• A
  • A
  • A
  • ABC
  • ABC
  • ABC
  • А
  • А
  • А
  • А
  • А
Regular version of the site

Alexei Vagov: ‘Metamaterials Should Serve People'

Alexei Vagov

Alexei Vagov
Photo from personal archive

The Centre for Quantum Metamaterials is one of the new international laboratories that will be launched at MIEM, HSE University, in 2022.  Alexei Vagov, Head of the Centre, speaks about the main areas of the Centre’s research, its team, and future research cooperation.

What are quantum metamaterials? How do they differ from ordinary materials and compounds?

— There are a large number of different materials and compounds in the world. However, to be able to use them in everyday life, we usually need to improve and modify their properties, for example, by means of physical or chemical processing and nanoengineering. The entire technological evolution of humankind is in fact a series of changes in the way materials are processed. To make a stone axe, we need to hew a piece of stone and then attach it to a handle, while to make an axle for a wagon or steam locomotive, we need to smelt ore, which we then need to forge.

Over the past two decades, technology has advanced to the point where processing takes place in a controlled manner at the level of individual atoms or their configurations.

We can produce metamaterials by combining sequences of atoms of different types. The name comes from the Greek word ‘μετά’, which means ‘beyond.’ Metamaterials have unique properties that cannot be found in any of their component materials

We have known about metamaterials for quite a while. They are created for optical devices and waveguides for radio waves. However, modern technology makes it possible to create structures a few nanometers in size or even less. Quantum effects play a crucial role at these scales. These effects can be either a help or a hindrance, so it is essential to ‘make them our friends.’ To do so, we need to study them and understand how they affect the properties of metamaterials.

— What makes quantum metamaterials interesting for research and in practice? Why do we need to study them?

— Metamaterials produced in this way are not found in nature, and, very importantly, their properties can be adjusted to meet given characteristics. For example, semiconductor ‘quantum dots’ are 2–5 nanometers in size, and their optical properties make them similar to atoms. However, their emission spectra are in a completely different range than those of real atoms. ‘Dots’ can be used to create an ideal source of radiation of a single photon, which is very necessary in quantum informatics.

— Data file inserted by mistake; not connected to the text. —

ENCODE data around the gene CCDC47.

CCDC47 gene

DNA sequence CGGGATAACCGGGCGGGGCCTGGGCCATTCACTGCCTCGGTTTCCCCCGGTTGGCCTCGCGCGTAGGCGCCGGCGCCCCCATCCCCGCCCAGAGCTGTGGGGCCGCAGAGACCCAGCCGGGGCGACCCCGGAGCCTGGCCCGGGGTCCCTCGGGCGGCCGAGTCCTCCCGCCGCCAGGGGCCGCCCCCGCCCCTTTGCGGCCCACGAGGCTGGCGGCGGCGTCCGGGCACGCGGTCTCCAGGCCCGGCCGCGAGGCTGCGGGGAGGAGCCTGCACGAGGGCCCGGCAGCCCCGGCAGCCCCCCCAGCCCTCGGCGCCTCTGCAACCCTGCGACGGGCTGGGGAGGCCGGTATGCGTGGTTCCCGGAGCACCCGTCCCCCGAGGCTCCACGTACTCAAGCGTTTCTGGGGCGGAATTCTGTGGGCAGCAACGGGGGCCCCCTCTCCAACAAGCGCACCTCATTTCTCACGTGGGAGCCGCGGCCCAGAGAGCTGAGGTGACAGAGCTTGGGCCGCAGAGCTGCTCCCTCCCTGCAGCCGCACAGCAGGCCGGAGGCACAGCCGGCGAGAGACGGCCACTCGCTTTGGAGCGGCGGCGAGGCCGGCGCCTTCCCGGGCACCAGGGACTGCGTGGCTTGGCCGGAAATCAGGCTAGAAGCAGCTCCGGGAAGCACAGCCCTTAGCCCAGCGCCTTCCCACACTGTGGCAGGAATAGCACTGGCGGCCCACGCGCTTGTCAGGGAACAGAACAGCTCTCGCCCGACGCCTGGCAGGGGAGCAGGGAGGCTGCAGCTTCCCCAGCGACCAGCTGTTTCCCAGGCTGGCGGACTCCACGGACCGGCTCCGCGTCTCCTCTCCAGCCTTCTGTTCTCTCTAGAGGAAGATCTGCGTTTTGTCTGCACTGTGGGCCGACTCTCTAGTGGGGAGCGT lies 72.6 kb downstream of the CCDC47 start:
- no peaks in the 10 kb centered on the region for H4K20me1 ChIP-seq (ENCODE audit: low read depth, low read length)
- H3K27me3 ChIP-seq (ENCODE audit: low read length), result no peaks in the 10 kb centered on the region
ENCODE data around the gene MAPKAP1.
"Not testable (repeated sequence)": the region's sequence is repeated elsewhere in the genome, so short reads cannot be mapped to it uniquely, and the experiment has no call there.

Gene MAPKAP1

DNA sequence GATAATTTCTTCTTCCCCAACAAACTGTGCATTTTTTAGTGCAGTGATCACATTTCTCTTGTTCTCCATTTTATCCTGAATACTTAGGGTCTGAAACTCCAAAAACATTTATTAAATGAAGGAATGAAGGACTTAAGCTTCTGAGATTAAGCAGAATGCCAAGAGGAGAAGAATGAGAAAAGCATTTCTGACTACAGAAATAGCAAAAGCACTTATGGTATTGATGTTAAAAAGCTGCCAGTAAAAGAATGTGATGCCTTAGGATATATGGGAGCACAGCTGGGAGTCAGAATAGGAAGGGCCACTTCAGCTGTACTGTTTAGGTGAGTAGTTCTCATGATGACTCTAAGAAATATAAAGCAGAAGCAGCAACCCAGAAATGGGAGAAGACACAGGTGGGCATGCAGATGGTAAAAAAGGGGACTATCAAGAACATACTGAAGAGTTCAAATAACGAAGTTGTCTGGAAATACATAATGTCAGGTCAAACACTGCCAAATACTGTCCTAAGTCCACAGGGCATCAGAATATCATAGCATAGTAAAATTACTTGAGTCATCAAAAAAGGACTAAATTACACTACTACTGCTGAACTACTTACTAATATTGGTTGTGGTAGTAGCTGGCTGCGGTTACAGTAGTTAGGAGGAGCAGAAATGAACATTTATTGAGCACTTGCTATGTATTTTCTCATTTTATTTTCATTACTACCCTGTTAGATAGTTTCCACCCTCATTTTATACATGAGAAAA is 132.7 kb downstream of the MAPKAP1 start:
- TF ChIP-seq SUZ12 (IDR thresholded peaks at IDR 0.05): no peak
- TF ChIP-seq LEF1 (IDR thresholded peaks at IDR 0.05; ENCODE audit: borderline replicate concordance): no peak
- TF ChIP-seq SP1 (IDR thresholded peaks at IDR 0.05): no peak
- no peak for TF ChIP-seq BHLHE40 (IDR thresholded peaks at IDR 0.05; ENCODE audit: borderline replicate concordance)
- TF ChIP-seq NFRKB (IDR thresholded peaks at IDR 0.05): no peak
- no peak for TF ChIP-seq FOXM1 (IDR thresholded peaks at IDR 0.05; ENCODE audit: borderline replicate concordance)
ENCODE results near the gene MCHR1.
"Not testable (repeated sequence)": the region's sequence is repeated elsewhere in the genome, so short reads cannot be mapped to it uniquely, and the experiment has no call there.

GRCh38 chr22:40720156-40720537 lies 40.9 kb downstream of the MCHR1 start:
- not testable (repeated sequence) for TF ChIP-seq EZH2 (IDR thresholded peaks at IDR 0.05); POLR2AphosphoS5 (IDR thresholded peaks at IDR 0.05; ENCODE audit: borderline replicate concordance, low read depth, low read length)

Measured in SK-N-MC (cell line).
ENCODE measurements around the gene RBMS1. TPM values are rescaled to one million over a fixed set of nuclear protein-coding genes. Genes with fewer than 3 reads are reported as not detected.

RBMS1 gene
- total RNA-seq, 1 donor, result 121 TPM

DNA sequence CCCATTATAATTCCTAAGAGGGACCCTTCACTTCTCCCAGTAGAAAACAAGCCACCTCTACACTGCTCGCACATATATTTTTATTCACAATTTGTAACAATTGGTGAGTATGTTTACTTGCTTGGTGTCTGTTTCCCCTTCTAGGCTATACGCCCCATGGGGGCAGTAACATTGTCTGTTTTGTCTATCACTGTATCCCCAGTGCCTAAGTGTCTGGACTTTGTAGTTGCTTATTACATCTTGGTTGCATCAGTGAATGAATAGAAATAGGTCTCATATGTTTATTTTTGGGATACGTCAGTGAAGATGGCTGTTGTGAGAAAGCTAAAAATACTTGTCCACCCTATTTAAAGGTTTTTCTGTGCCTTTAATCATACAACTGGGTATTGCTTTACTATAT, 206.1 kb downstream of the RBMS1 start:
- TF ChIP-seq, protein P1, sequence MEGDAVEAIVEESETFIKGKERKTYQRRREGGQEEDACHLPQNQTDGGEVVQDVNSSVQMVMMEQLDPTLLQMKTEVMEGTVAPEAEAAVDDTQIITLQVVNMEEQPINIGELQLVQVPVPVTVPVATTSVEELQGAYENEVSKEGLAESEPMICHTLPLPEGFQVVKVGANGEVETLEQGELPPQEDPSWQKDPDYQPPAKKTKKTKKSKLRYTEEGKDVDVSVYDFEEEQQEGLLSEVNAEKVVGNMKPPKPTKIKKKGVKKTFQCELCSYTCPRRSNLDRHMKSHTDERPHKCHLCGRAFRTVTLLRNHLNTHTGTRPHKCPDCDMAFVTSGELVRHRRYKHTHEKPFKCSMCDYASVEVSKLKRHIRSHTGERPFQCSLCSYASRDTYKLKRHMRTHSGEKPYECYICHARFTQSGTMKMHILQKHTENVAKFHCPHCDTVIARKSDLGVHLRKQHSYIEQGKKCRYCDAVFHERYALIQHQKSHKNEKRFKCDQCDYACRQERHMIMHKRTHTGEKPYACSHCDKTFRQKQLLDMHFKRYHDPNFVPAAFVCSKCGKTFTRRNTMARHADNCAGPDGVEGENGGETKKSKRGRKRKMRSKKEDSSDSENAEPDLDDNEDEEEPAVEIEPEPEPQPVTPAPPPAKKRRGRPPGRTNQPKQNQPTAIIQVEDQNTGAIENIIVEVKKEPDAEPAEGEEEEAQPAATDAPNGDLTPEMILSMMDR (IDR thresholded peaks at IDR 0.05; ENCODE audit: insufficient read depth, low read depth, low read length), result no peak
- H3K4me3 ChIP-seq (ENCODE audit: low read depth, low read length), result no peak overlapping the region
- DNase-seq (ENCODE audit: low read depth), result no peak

Another example is arrays of closely spaced superconducting wires with nanometer-length cross sections. Such wires can be made of materials with one type of magnetic properties, but the superconducting magnetic properties of the entire array can be of a kind never found in conventional superconductors. This expands the possibilities for using superconducting elements in nanoelectronics.

Current research in this field is developing very rapidly around the world. This interest in quantum metamaterials at the interface of fundamental science and technology is due to the vast number of opportunities they offer. They have potential applications across the whole range of human activity—from everyday clothes to quantum computing.

— Can you tell us about the Centre’s team? How was it put together? What kind of experience does its staff have in Russia and abroad?

— The scientific cooperation of our Centre's core team began a long time ago. Its main members—Professors François Peeters, Arkady Shanenko, Mihail Croitoru, and myself —have known each other for many years through our joint work both in Russia and at foreign universities. Our scientific interests overlapped back then, and the results of our many years of research are reflected in more than a hundred articles we have written together and presented at dozens of international conferences.

Professor François Peeters is a leading researcher at the University of Antwerp (Belgium) and the Academic Supervisor of our Centre. He is an outstanding expert in the field of quantum materials, author of more than a thousand works and monographs, and long-term co-author of Nobel Prize laureates Andre Geim and Konstantin Novoselov. He is a full member of the Royal Belgian Academy of Sciences and an elected member of the European Academy of Sciences.